(Closed) Does this sound like incontinence?

posted 4 years ago in Pets
Post # 3
Member
2381 posts
Buzzing bee
  • Wedding: June 2014

You said she urinates in the house – are we talking small drips as she goes or an actual squat with a significant amount of urine?  Has this been her behavior since you took her home or is this a recent change?  How long has it been since she’s been out of the hoarding situation?

Sorry for the 20 questions!  It could be anything from a UTI to incontinence to diabetes to Cushings to behavioral.  Without more info, it’s hard to point you in the right direction and give you any sense of urgency.

Post # 4
Member
501 posts
Busy bee
  • Wedding: September 2013

That seems like a lot of water for a small dog, so it could simply be a UTI/kidney infection.  My dog has mild incontience in that he sometimes ‘wets the bed’ – every once in a while we’ll find a small puddle underneath him when he wakes up.  To counter this, we make sure he gets a potty break right before bedtime.

Post # 7
Member
2566 posts
Sugar bee
  • Wedding: October 2014

@cooperlove:  Dogs with incontinence don’t know they’re peeing or can’t control it.  They often drbble constantly or wet the bed while sleeping.  The amount of water she is drinking might be ok, depending on her size, but taking her to the vet now for a check up would be a good idea to make sure nothing serious is going on.

Post # 8
Member
2607 posts
Sugar bee
  • Wedding: May 2009

I agree with the PP that is doesn’t really sound like incontinence to me, (but I am not a vet!).  I had a friend who had a dog who was incontinent due to a tumor, and would “go” without being aware that she was going.

My guess would be that with the amount of water she is drinking and the size of her bladded, she probably just needs to go.  She may have a medical problem contributing to this, (UTI, maybe…diabetes can also causes excessive thirst and urination…either way, it sounds like a medical exam is in order).  If nothing is medically wrong with her, you may want to try picking up the water bowls earlier in the evening.  

I am generally against training dogs to use a pee pad, because it often causes confusion as to where they are supposed to be eliminating, however, since this is a nightly thing, and since she’s a small dog, you could also look into a doggy litterbox, (they make some that are basically the same as a cat litterbox, but they also make some that are like a collection tray with artificial grass on top).  The fact that she leaves the bedroom and pees in the living room every night sounds like she just can’t hold it all night, and putting a litterbox down might be a better solution for her, and would be easier for you to clean up.  You could put it in the living room to start with, and then gradually move it to whatever location you want it to be by moving it a few feet each day once she’s gotten the hang of it, (assuming you don’t want a pee box in the living room!  hehe!).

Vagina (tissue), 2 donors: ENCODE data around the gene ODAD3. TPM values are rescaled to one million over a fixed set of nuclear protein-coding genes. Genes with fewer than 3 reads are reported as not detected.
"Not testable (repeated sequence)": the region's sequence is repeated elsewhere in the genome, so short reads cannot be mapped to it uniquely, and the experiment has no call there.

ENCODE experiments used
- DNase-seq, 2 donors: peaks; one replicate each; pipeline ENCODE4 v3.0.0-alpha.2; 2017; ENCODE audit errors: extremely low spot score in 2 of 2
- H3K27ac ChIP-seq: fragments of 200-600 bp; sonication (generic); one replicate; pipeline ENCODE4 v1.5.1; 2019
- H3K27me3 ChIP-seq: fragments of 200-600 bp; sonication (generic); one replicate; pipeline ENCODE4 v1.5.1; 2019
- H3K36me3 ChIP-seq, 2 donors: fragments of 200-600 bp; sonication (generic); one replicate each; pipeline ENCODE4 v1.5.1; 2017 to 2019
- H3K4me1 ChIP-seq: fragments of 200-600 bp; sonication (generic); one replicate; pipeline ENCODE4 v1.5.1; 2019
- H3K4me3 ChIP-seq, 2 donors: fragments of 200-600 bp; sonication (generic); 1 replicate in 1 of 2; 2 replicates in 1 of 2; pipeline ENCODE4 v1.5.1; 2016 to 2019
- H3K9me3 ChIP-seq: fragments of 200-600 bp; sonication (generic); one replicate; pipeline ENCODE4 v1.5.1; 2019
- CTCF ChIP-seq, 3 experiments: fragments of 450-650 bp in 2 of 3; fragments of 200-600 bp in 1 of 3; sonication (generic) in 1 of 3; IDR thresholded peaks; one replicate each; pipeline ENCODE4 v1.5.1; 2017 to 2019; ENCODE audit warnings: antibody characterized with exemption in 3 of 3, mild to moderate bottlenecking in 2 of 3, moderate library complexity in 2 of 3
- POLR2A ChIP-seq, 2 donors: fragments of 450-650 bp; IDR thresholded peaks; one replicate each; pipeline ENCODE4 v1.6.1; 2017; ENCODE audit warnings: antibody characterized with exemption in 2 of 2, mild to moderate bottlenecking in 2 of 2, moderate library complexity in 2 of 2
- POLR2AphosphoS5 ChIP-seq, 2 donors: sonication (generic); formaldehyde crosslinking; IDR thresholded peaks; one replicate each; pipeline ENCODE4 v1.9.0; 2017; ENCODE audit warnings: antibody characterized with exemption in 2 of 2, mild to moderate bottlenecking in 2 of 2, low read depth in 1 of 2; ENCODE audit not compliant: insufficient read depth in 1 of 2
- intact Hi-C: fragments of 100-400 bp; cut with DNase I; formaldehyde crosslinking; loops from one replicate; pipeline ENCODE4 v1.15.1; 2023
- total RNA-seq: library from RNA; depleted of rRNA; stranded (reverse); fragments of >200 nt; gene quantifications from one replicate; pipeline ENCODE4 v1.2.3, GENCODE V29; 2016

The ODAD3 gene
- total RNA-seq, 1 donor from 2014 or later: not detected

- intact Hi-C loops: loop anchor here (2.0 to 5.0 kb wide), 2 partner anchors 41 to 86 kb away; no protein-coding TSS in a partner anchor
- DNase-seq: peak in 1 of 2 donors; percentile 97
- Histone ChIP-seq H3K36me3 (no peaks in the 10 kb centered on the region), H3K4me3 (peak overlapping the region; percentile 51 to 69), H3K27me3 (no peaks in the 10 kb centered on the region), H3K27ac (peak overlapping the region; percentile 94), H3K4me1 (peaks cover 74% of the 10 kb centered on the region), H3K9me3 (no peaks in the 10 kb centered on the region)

But it definitely sounds like your first step needs to be a trip to the vet, just to rule out anything medical.  Good luck!

Post # 9
Member
1433 posts
Bumble bee

@cooperlove:  The first thing that came to my head about an animal drinking and peeing more than normal is diabetes insipideos. My cat had that. http://www.vcahospitals.com/main/pet-health-information/article/animal-health/diabetes-insipidus-in-dogs/743

When she pees several times outside is it a large amount or just little squirts? My dog does that sometimes too but I think it is more about marking his terriroty/likes peeing on different patches of grass. So it could jsut be that and not fully being potty trained. If it seems like she is drinking and peeing large volumes that can be more serious and needs to go to the vet sooner. A UTI is another possibility. 

Post # 10
Member
2381 posts
Buzzing bee
  • Wedding: June 2014

@cooperlove:  The fact that she has enough control to get off the bed, go to another room, urinate and come back would indicate that it is not incontinence.  Incontinent dogs do not have control over their bladder, so you tend to see accidents during their sleep, or small dribbles.

On average, a dog will drink between half an ounce and one ounce per lb.  So if she’s 8lbs, average would be a little less than 1 cup of water a day. If she’s drinking more than that, that could be for multiple reasons – both medical and behavioral options here. 

Diabetes insipidus would be extremely rare and highly unlikely.  Diabetes mellitus (think human diabetes) would be more likely, and one of the early signs is excessive drinking and excessive urination (PU/PD).  However, it’s not often seen in younger, healthy weight dogs.  Kidney disease is also a possibility, though again, less likely in a younger, otherwise healthy dog. UTI would also be a possiblity, though less likely based on the fact that she is urinating large amounts. 

I would consider behavioral possibilities – if she’s not used to having clean, fresh water available, she may drink all of it as soon as she sees it, which will cause her to have to urinate more often.  Do NOT restrict water until she sees a vet – if there is a medical reason she’s drinking more, restricting water access can cause serious problems. 

Personally, I’d get her checked out sooner than later.  If it’s a medical cause, you’ll want to start treatment right away.  If it’s behavioral, you can start correcting it. 

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